Debt, the gold standard, and the Fed.

Two charts instead of a story this week:

The first shows the U.S. Government debt since 1967. As you can see it has been going much higher and the rate of increase is also accelerating. The U.S. dollar was redeemable into gold by foreign governments up until 1971. When the U.S. overspent and created dollars to balance their deficits, foreign holders of those dollars could redeem them for physical gold bullion. This created a natural constraint on the amount of spending the government could undertake. If they spent too much more then they would draw down on their gold reserves and eventually have none left.

Since the gold backing of the U.S. dollar has been removed in 1971 the Federal government can spend as much money as it pleases on all kinds of boondoggles domestically or overseas and simply borrow the money to pay for them. If the demand is not sufficient to buy all the bonds the government issues to borrow this money, the Federal Reserve will simply create the dollars out of thin air to buy the bonds. This dilutes the purchasing power of all dollars in existence. It is the hidden tax of inflation and would not be possible under a sound money system.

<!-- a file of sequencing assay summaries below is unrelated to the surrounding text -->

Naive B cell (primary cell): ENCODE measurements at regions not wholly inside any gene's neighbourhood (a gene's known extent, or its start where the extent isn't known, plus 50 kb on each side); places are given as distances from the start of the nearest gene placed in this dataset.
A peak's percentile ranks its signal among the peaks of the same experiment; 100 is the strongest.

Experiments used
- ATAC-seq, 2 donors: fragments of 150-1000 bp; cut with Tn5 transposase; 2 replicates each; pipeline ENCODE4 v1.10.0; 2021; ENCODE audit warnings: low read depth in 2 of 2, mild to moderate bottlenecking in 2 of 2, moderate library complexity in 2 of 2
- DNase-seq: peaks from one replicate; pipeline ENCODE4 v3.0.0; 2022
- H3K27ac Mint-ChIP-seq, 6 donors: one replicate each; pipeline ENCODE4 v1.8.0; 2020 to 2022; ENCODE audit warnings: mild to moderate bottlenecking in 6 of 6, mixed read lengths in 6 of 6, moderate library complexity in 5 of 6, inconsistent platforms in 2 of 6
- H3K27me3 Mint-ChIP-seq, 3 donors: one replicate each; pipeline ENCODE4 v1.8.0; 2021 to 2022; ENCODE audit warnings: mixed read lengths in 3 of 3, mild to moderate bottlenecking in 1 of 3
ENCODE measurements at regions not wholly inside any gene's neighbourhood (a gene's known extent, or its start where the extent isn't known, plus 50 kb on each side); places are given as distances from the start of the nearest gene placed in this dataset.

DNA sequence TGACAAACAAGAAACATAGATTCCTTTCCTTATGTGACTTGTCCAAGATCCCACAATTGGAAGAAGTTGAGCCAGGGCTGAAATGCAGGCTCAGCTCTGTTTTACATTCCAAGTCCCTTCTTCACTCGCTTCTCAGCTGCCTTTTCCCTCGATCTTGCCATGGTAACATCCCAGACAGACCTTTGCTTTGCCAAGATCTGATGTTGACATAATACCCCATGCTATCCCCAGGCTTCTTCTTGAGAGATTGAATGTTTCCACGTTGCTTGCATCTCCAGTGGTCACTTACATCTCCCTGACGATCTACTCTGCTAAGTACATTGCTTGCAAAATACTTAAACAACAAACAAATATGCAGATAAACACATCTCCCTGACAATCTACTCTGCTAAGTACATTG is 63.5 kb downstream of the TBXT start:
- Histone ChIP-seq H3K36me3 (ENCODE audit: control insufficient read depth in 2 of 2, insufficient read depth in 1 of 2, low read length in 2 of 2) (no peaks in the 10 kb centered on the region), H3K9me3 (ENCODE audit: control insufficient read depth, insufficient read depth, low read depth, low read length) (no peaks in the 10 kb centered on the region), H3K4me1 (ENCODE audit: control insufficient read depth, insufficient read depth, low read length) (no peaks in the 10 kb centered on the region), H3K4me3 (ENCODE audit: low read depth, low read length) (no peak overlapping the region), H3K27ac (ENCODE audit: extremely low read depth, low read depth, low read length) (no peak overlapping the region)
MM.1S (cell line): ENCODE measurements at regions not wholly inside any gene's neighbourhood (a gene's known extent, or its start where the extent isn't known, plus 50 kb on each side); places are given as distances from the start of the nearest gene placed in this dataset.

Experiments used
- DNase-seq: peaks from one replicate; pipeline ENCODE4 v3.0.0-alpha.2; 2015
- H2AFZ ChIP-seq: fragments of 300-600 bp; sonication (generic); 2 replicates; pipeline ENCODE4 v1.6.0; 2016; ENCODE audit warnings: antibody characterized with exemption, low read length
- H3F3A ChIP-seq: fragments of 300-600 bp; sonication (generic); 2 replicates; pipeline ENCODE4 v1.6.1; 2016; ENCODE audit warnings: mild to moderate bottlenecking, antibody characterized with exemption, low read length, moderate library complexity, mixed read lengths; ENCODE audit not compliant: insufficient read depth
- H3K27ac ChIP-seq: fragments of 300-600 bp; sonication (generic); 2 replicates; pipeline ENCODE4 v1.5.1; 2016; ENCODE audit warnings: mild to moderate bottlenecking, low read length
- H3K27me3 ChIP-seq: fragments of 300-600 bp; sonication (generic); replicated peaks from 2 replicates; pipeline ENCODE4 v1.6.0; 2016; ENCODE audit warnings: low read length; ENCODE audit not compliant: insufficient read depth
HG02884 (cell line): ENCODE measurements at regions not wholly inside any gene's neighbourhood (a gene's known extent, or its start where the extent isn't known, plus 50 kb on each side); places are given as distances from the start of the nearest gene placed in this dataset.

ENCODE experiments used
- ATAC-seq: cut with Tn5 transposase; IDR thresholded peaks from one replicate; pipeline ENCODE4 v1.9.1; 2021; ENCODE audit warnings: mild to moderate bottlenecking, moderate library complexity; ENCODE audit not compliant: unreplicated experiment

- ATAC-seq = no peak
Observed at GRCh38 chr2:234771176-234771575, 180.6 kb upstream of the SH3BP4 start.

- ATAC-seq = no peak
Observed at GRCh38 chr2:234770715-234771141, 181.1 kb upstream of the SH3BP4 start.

The above chart shows the purchasing power of the dollar since the Federal Reserve was created in 1913. The dollar of total is worth about 3 cents compared to a dollar before the Federal Reserve existed.

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